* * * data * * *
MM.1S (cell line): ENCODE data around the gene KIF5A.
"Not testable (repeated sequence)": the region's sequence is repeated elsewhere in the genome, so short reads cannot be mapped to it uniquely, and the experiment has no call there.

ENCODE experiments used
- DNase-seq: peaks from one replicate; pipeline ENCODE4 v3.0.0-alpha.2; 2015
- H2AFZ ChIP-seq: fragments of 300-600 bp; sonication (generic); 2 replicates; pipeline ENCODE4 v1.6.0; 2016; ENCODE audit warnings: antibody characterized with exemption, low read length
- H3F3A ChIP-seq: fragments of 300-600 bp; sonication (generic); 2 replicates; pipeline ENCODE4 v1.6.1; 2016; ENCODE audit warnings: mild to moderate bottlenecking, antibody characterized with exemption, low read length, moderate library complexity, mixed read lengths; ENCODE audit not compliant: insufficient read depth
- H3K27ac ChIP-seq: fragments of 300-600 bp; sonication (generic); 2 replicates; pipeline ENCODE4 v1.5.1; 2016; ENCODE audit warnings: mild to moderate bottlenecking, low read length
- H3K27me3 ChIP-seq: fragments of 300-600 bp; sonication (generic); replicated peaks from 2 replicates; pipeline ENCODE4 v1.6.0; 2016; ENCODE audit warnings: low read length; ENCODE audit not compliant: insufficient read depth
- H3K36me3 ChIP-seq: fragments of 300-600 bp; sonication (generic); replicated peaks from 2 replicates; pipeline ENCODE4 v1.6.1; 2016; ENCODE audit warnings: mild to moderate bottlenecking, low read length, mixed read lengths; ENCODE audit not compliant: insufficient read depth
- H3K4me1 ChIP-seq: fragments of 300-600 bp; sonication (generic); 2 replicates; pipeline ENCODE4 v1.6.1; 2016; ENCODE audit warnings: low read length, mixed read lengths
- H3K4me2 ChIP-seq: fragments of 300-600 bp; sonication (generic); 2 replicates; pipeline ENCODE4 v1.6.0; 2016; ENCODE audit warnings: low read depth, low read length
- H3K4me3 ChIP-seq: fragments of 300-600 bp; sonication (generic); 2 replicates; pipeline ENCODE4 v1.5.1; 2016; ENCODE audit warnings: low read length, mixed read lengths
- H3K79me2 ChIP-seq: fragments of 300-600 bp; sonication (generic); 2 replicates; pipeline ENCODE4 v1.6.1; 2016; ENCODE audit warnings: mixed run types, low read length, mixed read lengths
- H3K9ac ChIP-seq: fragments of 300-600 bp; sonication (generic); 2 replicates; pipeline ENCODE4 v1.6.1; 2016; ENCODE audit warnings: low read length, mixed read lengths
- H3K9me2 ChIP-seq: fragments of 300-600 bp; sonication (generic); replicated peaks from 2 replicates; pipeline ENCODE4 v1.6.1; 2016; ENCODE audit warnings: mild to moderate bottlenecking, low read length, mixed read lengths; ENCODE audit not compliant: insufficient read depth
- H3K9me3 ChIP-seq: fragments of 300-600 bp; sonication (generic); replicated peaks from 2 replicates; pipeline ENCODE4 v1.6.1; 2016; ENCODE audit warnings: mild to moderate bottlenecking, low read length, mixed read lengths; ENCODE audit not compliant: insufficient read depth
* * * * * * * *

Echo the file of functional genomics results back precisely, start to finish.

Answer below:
MM.1S (cell line): ENCODE data around the gene KIF5A.
"Not testable (repeated sequence)": the region's sequence is repeated elsewhere in the genome, so short reads cannot be mapped to it uniquely, and the experiment has no call there.

ENCODE experiments used
- DNase-seq: peaks from one replicate; pipeline ENCODE4 v3.0.0-alpha.2; 2015
- H2AFZ ChIP-seq: fragments of 300-600 bp; sonication (generic); 2 replicates; pipeline ENCODE4 v1.6.0; 2016; ENCODE audit warnings: antibody characterized with exemption, low read length
- H3F3A ChIP-seq: fragments of 300-600 bp; sonication (generic); 2 replicates; pipeline ENCODE4 v1.6.1; 2016; ENCODE audit warnings: mild to moderate bottlenecking, antibody characterized with exemption, low read length, moderate library complexity, mixed read lengths; ENCODE audit not compliant: insufficient read depth
- H3K27ac ChIP-seq: fragments of 300-600 bp; sonication (generic); 2 replicates; pipeline ENCODE4 v1.5.1; 2016; ENCODE audit warnings: mild to moderate bottlenecking, low read length
- H3K27me3 ChIP-seq: fragments of 300-600 bp; sonication (generic); replicated peaks from 2 replicates; pipeline ENCODE4 v1.6.0; 2016; ENCODE audit warnings: low read length; ENCODE audit not compliant: insufficient read depth
- H3K36me3 ChIP-seq: fragments of 300-600 bp; sonication (generic); replicated peaks from 2 replicates; pipeline ENCODE4 v1.6.1; 2016; ENCODE audit warnings: mild to moderate bottlenecking, low read length, mixed read lengths; ENCODE audit not compliant: insufficient read depth
- H3K4me1 ChIP-seq: fragments of 300-600 bp; sonication (generic); 2 replicates; pipeline ENCODE4 v1.6.1; 2016; ENCODE audit warnings: low read length, mixed read lengths
- H3K4me2 ChIP-seq: fragments of 300-600 bp; sonication (generic); 2 replicates; pipeline ENCODE4 v1.6.0; 2016; ENCODE audit warnings: low read depth, low read length
- H3K4me3 ChIP-seq: fragments of 300-600 bp; sonication (generic); 2 replicates; pipeline ENCODE4 v1.5.1; 2016; ENCODE audit warnings: low read length, mixed read lengths
- H3K79me2 ChIP-seq: fragments of 300-600 bp; sonication (generic); 2 replicates; pipeline ENCODE4 v1.6.1; 2016; ENCODE audit warnings: mixed run types, low read length, mixed read lengths
- H3K9ac ChIP-seq: fragments of 300-600 bp; sonication (generic); 2 replicates; pipeline ENCODE4 v1.6.1; 2016; ENCODE audit warnings: low read length, mixed read lengths
- H3K9me2 ChIP-seq: fragments of 300-600 bp; sonication (generic); replicated peaks from 2 replicates; pipeline ENCODE4 v1.6.1; 2016; ENCODE audit warnings: mild to moderate bottlenecking, low read length, mixed read lengths; ENCODE audit not compliant: insufficient read depth
- H3K9me3 ChIP-seq: fragments of 300-600 bp; sonication (generic); replicated peaks from 2 replicates; pipeline ENCODE4 v1.6.1; 2016; ENCODE audit warnings: mild to moderate bottlenecking, low read length, mixed read lengths; ENCODE audit not compliant: insufficient read depth